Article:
Students, he said, will benefit from having teachers living nearby, and teachers will be able to do more.
"It makes teachers more productive, more effective, and it raises teacher morale," said Fendley.
Expanding foreign language classes for students, Fendley said, is another of his goals for Arlington schools, along with reducing the number of standardized tests students face during the year.
"Some of them are mandatory, and some are not," said Fendley, who argues that unnecessary standardized tests waste classroom time. "Over the years, the number of them given has increased. It's at the point now when we just need to step back and look at them all."
Fendley, who works for the US. State Department, added that Arlington schools must also open their doors to other segments of the community by sharing facilities with local residents. The money Arlington's taxpayers bring to county schools each year, he said, means that the school district should return the favor.
"With new schools costing up to $100 million, we have to maximize their use," he said. "For that kind of investment, we need to make sure all the community can use school facilities and benefit from them."
As a Board member, Fendley said he wants to work closely with parents.
"The Board would benefit from a more transparent and consultative member rather than someone who would use a committee process to affirm a decision that has already been made," Fendley said.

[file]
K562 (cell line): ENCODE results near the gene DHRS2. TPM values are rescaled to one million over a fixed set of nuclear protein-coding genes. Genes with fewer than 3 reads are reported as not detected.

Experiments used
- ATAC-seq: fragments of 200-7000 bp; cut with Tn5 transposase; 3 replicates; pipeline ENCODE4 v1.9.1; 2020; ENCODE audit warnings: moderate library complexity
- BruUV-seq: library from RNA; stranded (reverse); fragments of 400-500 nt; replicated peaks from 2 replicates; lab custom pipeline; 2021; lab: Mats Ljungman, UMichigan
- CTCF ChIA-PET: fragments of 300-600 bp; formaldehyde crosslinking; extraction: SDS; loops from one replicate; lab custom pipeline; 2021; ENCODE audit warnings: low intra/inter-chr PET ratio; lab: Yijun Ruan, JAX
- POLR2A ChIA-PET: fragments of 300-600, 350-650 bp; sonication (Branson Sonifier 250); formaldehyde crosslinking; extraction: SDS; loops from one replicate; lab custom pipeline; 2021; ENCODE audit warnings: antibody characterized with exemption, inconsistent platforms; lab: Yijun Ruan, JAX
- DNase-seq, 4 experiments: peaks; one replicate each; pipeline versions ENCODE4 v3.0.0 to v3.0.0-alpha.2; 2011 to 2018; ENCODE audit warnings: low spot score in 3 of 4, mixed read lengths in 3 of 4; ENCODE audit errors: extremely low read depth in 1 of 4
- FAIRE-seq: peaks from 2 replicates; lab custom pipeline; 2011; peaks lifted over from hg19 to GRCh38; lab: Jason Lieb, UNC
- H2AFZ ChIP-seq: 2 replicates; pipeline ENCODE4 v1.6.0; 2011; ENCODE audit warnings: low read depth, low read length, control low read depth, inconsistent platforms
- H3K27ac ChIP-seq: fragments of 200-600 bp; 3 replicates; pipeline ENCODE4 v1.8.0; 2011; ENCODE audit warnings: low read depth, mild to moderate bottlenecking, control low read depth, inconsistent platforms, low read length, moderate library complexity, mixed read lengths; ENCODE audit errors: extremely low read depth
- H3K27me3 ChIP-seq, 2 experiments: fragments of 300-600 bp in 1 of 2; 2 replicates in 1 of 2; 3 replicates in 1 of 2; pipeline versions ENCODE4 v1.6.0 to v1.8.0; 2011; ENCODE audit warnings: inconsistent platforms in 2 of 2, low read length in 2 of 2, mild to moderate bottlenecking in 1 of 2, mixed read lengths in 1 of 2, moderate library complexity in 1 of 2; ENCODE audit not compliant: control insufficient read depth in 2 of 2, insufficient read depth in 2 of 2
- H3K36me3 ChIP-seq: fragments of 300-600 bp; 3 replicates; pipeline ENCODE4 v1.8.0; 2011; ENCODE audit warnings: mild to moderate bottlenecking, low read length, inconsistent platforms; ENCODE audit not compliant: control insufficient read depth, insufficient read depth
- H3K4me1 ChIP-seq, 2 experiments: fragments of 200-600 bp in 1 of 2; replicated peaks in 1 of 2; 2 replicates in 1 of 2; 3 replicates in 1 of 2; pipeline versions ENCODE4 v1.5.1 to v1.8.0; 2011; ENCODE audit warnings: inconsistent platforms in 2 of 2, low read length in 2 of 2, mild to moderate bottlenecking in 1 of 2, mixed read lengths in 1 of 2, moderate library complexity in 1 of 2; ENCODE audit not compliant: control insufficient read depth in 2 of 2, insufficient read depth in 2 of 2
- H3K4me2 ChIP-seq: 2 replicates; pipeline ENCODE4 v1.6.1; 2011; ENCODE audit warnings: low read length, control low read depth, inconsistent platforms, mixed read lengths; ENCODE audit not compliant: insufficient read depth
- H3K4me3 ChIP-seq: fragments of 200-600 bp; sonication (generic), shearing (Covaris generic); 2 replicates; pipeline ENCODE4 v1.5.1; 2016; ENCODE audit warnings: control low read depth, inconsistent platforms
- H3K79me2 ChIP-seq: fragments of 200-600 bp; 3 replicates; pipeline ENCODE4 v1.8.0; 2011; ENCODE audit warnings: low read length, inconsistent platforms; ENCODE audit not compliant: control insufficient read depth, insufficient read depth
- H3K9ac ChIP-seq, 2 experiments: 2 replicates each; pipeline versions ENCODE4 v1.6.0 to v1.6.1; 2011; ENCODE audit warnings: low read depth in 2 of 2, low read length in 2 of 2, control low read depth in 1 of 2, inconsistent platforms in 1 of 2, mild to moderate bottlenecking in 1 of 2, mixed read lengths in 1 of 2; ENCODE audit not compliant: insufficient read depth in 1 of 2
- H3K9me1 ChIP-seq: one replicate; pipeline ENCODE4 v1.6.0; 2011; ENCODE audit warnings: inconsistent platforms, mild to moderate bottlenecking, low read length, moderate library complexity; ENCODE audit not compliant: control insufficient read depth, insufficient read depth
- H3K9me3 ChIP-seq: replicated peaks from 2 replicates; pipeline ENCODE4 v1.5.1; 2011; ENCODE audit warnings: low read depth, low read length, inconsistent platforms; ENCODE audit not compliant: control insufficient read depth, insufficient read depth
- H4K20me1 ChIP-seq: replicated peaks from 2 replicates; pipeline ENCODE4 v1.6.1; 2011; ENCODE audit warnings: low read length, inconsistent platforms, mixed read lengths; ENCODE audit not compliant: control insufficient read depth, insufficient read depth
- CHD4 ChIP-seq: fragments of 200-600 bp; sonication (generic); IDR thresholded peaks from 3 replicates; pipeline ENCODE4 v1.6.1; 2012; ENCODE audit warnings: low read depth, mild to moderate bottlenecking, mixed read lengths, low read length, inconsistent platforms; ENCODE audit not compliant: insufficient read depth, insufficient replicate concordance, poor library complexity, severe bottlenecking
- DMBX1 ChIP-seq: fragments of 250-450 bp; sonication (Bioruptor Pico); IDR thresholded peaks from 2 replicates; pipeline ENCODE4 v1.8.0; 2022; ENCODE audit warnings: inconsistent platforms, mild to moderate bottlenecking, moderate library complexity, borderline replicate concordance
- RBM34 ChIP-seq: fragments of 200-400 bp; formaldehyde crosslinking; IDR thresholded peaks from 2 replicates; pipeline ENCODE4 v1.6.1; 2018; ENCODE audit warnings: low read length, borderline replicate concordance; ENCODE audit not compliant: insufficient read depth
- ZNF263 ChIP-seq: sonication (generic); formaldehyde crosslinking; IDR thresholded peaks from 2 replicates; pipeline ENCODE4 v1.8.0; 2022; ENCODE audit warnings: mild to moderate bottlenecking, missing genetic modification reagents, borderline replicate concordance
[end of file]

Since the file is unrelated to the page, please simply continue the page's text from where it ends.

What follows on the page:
PRESIDENT OF the Claremont PTA Cecelia Espenoza's independent campaign is centered around improving schools through increased parent involvement along with strengthening leadership among the faculty. A senior associate and general counsel in the federal government's Executive Office for Immigration Review, Espenoza has served on several school district committees, like the one that examined the redistricting of South Arlington schools. She also served on the committee that pushed for the creation of the Claremont Immersion Elementary School.
"One of my big desires is to bring parents into the process by teaching them how to get involved in their child's education," she said.
Espenoza has long been an advocate of expanding language programs in schools. Such programs, she said, raise the likelihood of higher student achievement later in life.
“The critical importance of education is that it opens the door to opportunity and to a future," she said.
Engaging the entire community in what happens at Arlington schools, she said, is another of her goals.
"Because so few of us in Arlington have children in the school system, we need to find a way to connect with the larger community," she said.
The core principles of managing the school district effectively, she said, are faculty leadership, a curriculum that supports teachers in the classroom, and parental involvement. Espenoza is a former professor of law at the University of Denver and at St. Mary's University in San Antonio. She is a member of the Utah, Colorado and Texas state bar associations. In 2003, she was also named a fellow with the National Hispana Leadership Institute.